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Which major for a TEFL job in south-east Asia?

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  • DAXEY
    Participant
    5 December, 2016 at 10:04
    • Total posts: 2

    Hello there,

    In the beginning, I’d like to introduce myself and briefly describe myself.
    I am a European (Polish) and I live in the UK. I attend the college over here (NVQ Lvl 3 in Mechanical Engineering) and also I am going to start the university (The Open University) to get a bachelor degree. I’ve chosen the English and Literature major.

    So much for the introduction. I have a couple of questions for the future. Firstly, have I chosen a right major in order to find a job overseas (particularly I mean in South-Eastern Asia, because I am really fascinated about this region).

    I’ve been hesitating between the Education major and the English language & literature. Finally, I’ve made the decision to pick up the second one. What are your thoughts about my choice?

    Secondly, will I even have any real, I am marking out a word real chances to find a job in countries like Korea, Taiwan, Japan, China, Vietnam, Thailand etc with the BA in English from a British University and let’s say a PGCE / TEFL / CELTA certification?

    Thirdly, what are your expectations of the job market in Asia in let’s say 3-5 years? In your opinion will there still be a demand for foreign English teachers (not necessarily native)?

    Fourthly, do the fact that I’ll possibly have a chance (maybe in few yeas) obtain the UK citizenship and passport enhance my value in any way (I guess that it does, but I’d like to know the opinion of an experienced people in the business).

    Fifthly thank you for reading this abundant and long post I hope that you will help me to direct my career and reach my dreams of Asia.

    Best regards,
    Dawid

    Keith
    Moderator
    7 December, 2016 at 14:08
    • Total posts: 258

    Having a degree is important – the choice of major is less important

    Hi Dawid

    Let me try and answer your questions.

    I’ve been hesitating between the Education major and the English language & literature. Finally, I’ve made the decision to pick up the second one. What are your thoughts about my choice?

    I don’t think it will make a huge difference whether you have one or the other – the most important thing is to have a degree. After that, all other things being equal, a degree in a relevant subject like English Language or Education may help a little.

    Secondly, will I even have any real, I am marking out a word real chances to find a job in countries like Korea, Taiwan, Japan, China, Vietnam, Thailand etc with the BA in English from a British University and let’s say a PGCE / TEFL / CELTA certification?

    With a degree and a CELTA (or equivalent TEFL qualification) you will have the qualifications needed to get a job in these countries. The constraint will be the fact that you are not a native speaker. Unfortunately, regardless of qualifications, the number of employers who will recruit you will be much more limited than if you were a native speaker. It shouldn’t be like this, but it is a fact. So you may have to make a compromise in terms of where you would like to teach, and seek out the jobs that don’t specify a native speaker requirement.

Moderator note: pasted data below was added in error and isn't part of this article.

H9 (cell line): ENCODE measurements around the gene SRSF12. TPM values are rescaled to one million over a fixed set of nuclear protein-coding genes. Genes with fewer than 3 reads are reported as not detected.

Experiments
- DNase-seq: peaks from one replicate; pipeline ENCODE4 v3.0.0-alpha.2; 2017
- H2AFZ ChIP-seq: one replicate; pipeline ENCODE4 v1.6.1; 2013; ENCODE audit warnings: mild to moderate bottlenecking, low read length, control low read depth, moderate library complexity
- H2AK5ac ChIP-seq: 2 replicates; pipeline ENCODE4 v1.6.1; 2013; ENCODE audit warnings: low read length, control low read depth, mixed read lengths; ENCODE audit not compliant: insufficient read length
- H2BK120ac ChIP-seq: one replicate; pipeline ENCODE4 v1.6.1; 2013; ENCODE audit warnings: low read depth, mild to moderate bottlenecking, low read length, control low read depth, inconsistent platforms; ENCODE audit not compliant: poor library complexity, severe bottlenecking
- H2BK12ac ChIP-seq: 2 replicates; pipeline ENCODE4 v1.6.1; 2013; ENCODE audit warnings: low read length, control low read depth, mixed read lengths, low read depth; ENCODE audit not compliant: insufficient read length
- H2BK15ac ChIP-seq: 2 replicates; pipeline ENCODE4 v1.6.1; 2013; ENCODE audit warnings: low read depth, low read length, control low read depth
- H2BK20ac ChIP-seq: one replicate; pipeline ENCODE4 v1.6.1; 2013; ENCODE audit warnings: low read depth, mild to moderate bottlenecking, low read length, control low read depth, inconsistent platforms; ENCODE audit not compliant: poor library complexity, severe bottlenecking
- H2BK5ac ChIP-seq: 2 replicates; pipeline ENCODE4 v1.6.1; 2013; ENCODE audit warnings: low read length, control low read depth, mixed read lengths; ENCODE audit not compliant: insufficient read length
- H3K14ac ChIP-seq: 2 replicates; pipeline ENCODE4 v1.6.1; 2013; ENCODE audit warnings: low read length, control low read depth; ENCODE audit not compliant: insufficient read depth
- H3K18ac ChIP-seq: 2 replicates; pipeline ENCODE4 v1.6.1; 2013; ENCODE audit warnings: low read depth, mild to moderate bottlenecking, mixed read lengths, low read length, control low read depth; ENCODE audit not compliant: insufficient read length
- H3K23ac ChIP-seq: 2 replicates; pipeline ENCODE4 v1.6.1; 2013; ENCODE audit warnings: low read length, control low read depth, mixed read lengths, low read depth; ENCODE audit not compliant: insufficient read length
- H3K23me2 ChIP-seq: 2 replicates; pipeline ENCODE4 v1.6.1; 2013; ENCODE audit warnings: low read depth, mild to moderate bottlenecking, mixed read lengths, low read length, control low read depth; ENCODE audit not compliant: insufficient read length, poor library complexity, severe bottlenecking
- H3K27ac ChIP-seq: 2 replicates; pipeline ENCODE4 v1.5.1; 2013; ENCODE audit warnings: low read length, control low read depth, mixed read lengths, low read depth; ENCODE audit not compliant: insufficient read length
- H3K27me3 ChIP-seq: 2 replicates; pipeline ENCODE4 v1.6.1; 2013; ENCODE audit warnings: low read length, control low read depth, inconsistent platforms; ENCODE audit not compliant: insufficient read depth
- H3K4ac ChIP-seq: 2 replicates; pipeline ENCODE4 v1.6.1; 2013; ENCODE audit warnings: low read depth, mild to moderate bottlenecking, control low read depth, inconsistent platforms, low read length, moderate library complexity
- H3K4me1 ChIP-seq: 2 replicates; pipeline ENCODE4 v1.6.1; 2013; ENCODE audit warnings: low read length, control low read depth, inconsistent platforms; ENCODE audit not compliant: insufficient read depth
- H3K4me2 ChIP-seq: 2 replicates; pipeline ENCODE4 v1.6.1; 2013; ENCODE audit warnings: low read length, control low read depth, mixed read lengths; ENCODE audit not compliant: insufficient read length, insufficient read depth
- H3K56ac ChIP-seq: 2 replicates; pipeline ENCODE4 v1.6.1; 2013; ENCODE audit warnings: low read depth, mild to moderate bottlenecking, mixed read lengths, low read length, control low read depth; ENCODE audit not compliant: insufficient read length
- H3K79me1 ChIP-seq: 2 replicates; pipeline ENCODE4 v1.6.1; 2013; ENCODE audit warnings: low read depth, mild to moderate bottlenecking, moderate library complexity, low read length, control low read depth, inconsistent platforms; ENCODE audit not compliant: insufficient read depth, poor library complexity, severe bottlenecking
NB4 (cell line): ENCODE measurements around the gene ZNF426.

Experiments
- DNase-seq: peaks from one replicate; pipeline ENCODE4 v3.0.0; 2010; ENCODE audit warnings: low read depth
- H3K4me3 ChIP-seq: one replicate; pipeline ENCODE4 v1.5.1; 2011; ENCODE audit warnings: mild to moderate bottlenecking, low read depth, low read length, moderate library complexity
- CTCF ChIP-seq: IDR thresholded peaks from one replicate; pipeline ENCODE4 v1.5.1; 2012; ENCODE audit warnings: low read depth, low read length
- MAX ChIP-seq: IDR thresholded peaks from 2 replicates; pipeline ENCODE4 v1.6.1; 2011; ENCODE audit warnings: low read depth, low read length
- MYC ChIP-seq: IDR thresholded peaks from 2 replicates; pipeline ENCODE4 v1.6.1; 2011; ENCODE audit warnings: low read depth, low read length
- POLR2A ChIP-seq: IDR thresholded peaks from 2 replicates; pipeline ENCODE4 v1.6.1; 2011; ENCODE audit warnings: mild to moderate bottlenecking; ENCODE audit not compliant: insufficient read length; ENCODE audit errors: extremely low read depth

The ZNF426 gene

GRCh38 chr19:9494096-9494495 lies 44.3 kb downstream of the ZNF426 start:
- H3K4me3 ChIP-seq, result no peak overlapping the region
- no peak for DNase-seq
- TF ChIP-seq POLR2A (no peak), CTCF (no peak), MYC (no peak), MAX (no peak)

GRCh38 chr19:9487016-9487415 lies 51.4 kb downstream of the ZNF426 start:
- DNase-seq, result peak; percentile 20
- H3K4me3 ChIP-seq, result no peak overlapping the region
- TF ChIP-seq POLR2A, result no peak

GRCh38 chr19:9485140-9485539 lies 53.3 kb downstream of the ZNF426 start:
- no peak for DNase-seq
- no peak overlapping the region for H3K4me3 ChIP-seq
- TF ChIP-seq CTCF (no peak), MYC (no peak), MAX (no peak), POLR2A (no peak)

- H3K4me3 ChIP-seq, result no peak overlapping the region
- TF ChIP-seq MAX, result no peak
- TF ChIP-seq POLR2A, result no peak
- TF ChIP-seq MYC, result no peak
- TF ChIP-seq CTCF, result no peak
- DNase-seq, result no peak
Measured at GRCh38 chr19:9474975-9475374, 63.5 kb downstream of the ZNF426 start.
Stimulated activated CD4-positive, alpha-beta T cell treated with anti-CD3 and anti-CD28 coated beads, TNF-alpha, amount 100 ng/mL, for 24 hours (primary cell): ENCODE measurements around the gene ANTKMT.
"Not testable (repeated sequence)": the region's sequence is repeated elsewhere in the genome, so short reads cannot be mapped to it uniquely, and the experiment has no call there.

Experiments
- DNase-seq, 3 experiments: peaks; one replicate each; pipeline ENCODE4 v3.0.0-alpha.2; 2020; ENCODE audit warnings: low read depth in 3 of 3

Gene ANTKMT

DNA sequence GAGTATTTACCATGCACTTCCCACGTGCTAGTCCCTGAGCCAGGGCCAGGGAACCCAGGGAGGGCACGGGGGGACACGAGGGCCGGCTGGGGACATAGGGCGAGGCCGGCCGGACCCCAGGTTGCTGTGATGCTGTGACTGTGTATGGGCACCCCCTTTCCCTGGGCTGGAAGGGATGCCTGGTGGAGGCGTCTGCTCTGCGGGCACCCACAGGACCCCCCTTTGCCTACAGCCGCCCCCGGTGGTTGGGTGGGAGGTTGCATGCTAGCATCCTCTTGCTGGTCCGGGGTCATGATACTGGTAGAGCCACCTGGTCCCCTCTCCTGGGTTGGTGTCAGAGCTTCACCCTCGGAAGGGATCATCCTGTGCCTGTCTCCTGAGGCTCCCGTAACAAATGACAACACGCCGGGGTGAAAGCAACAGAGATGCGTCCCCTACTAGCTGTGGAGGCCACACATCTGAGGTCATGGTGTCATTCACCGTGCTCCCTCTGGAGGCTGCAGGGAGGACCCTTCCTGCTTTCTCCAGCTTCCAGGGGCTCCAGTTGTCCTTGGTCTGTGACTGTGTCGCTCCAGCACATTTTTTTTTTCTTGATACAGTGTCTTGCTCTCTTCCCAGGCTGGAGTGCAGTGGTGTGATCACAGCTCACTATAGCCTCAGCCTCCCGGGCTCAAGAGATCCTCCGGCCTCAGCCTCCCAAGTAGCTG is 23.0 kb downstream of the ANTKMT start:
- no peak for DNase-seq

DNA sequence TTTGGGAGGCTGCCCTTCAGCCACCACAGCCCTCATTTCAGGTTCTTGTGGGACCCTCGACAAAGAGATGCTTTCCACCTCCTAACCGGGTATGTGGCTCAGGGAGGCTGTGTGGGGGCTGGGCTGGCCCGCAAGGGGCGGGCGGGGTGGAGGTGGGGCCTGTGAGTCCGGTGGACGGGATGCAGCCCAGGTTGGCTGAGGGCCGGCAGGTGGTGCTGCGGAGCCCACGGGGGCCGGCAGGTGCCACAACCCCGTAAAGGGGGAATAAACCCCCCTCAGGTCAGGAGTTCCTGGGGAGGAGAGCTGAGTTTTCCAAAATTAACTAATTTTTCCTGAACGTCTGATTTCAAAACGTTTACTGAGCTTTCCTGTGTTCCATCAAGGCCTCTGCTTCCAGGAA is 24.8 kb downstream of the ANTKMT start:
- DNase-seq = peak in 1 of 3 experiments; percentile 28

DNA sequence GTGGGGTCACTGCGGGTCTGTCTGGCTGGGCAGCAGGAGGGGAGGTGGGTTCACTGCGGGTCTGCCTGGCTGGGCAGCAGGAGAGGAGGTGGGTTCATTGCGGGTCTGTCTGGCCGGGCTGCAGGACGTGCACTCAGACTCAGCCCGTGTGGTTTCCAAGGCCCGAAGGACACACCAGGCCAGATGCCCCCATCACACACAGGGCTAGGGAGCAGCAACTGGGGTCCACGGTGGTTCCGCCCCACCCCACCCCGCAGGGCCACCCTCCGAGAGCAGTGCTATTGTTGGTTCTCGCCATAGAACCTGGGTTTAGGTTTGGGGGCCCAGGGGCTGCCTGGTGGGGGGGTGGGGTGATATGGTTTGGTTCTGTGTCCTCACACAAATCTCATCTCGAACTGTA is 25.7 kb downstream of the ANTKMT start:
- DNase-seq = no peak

Your nationality may also be an issue – I know that legislation in some countries prevents language schools from employing teachers unless they have British, American, Australian, New Zealand, Canadian, Irish or South African nationality (or some combination of these) – in other words, countries where, traditionally, native English speakers are found. I’m not sure which countries have this restriction at the moment.

    Thirdly, what are your expectations of the job market in Asia in let’s say 3-5 years? In your opinion will there still be a demand for foreign English teachers (not necessarily native)?

    Absolutely. I’m not sure that the native / non-native issue will be any less of an obstacle, but I don’t see any reason why the demand will decrease.

    Fourthly, do the fact that I’ll possibly have a chance (maybe in few yeas) obtain the UK citizenship and passport enhance my value in any way (I guess that it does, but I’d like to know the opinion of an experienced people in the business).

    See my point above about nationality – this will definitely help in those countries where these restrictions apply.

    Hope that helps!

    Keith

    DAXEY
    Participant
    9 December, 2016 at 14:43
    • Total posts: 2

    Hi, yes that certainly has helped, thank you for a comprehensive answer.

    I’d like to ask about the nationality, technically as a British passport holder I’d become a citizen of the UK, does that mean I could be considered as a native person, of course from a technical point of view, because obviously I can not change the place I was born in.

    Best regards,
    Dawid

    Keith
    Moderator
    3 January, 2017 at 20:11
    • Total posts: 258

    Hi Dawid

    I think there would still be a distinction made between citizenship/nationality and native speaker status. Having citizenship of a country doesn’t automatically mean you are a native speaker of the language of that country unfortunately.

    Hope that helps.

    Keith

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